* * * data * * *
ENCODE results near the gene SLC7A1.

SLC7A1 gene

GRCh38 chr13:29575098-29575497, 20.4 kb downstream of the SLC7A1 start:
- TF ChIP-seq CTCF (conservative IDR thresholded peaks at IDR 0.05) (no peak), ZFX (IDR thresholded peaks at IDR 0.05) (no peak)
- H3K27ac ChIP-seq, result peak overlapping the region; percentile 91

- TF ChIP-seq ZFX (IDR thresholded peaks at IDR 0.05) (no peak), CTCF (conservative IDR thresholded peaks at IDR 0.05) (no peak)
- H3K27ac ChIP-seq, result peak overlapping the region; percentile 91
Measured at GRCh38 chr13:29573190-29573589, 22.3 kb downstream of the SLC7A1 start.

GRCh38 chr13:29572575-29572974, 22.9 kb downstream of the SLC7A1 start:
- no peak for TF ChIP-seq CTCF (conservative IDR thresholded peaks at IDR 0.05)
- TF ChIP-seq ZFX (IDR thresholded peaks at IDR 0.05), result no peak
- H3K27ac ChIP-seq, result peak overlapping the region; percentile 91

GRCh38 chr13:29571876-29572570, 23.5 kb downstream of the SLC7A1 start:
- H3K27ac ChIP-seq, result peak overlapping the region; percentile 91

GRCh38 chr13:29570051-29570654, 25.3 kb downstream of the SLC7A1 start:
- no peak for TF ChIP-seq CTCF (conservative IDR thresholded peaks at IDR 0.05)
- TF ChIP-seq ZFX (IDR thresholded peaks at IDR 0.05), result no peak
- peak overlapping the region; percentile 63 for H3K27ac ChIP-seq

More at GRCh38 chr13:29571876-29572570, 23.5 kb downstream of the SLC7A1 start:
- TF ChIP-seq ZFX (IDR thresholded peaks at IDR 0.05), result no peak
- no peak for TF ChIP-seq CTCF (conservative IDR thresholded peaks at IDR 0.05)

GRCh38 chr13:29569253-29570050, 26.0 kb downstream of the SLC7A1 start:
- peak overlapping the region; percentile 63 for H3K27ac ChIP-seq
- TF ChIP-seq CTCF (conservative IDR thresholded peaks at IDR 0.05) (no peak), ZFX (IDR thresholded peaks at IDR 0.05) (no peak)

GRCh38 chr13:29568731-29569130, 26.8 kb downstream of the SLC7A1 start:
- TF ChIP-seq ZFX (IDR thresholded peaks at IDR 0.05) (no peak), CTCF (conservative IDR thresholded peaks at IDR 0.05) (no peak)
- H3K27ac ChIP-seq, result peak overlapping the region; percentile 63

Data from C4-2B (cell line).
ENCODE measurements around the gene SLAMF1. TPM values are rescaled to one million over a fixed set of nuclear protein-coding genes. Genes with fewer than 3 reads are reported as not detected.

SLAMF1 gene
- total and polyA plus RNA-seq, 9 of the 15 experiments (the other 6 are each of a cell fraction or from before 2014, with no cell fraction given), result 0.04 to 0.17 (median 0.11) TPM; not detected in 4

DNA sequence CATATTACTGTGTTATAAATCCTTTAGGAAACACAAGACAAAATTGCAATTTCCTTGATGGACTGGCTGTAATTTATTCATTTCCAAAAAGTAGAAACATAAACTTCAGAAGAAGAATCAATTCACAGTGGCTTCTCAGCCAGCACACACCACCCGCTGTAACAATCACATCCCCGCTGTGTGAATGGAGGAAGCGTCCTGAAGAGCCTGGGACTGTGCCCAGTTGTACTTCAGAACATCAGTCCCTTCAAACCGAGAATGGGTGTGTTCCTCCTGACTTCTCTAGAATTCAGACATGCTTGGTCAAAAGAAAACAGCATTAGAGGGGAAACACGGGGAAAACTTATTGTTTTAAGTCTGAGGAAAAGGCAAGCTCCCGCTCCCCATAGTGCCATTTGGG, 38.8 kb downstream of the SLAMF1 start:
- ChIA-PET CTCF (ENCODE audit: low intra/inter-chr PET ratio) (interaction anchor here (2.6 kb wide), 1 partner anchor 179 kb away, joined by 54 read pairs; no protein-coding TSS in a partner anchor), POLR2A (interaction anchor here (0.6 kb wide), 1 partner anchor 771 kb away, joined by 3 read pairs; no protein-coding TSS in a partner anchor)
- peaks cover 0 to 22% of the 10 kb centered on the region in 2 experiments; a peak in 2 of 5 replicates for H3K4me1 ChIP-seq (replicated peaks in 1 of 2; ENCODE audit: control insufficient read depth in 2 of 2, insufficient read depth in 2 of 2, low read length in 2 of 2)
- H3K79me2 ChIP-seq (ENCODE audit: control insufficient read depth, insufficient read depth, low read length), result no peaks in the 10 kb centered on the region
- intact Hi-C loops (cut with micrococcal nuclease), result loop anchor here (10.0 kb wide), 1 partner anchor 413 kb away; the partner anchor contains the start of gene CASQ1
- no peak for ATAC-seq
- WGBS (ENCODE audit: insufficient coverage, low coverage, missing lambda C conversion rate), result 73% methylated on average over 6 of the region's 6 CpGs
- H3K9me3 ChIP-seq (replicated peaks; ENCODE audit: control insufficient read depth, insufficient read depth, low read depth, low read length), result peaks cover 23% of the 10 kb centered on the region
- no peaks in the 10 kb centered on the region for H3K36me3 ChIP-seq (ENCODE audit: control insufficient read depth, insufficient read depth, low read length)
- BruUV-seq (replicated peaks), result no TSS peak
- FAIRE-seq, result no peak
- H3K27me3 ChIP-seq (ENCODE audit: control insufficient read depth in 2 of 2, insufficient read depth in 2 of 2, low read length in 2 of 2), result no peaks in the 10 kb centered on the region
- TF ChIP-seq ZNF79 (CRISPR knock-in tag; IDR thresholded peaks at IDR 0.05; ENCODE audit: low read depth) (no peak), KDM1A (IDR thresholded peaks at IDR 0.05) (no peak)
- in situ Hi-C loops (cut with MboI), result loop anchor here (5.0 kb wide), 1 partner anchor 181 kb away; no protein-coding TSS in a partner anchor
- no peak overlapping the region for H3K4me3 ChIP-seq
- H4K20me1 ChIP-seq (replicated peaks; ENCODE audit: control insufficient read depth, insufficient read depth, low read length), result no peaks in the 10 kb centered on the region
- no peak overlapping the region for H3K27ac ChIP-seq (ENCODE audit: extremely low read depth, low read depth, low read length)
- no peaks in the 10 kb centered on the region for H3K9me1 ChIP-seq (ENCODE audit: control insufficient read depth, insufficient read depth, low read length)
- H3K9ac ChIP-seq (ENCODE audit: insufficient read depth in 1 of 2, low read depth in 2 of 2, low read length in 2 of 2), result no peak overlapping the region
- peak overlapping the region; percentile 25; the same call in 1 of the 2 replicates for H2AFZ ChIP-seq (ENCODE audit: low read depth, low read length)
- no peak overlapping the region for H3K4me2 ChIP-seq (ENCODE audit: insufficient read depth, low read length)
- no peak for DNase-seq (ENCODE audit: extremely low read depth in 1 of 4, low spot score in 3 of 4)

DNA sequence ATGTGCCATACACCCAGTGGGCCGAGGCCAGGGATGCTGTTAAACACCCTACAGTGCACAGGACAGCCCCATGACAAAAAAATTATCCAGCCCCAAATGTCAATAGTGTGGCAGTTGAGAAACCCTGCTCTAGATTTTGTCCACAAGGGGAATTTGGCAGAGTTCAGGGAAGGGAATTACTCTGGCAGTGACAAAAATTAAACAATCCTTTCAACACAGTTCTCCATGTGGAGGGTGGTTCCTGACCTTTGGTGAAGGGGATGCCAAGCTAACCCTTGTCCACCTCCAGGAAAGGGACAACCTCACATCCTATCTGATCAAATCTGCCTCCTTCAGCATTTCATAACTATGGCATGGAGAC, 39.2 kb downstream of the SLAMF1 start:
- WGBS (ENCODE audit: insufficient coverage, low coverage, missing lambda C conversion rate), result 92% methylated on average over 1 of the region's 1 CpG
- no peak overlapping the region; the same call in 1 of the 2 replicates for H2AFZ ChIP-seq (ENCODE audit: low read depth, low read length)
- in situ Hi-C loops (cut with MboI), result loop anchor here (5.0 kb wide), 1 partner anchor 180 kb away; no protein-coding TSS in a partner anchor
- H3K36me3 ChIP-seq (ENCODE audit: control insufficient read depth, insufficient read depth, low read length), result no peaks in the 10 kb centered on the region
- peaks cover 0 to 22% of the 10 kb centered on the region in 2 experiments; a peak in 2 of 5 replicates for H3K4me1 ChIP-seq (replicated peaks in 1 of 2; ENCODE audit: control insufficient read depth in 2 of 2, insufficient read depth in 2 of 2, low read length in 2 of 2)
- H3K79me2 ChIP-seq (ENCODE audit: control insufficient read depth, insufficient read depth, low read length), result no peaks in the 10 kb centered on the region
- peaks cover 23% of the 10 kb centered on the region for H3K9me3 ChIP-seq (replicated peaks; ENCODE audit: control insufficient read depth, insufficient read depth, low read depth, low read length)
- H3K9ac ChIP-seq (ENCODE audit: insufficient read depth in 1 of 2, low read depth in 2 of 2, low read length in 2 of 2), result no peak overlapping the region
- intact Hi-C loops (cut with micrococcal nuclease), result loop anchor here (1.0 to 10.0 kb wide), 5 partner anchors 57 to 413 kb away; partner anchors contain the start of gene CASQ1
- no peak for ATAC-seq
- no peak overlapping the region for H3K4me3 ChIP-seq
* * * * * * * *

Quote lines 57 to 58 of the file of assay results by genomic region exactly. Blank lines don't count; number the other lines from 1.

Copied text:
- in situ Hi-C loops (cut with MboI), result loop anchor here (5.0 kb wide), 1 partner anchor 180 kb away; no protein-coding TSS in a partner anchor
- H3K36me3 ChIP-seq (ENCODE audit: control insufficient read depth, insufficient read depth, low read length), result no peaks in the 10 kb centered on the region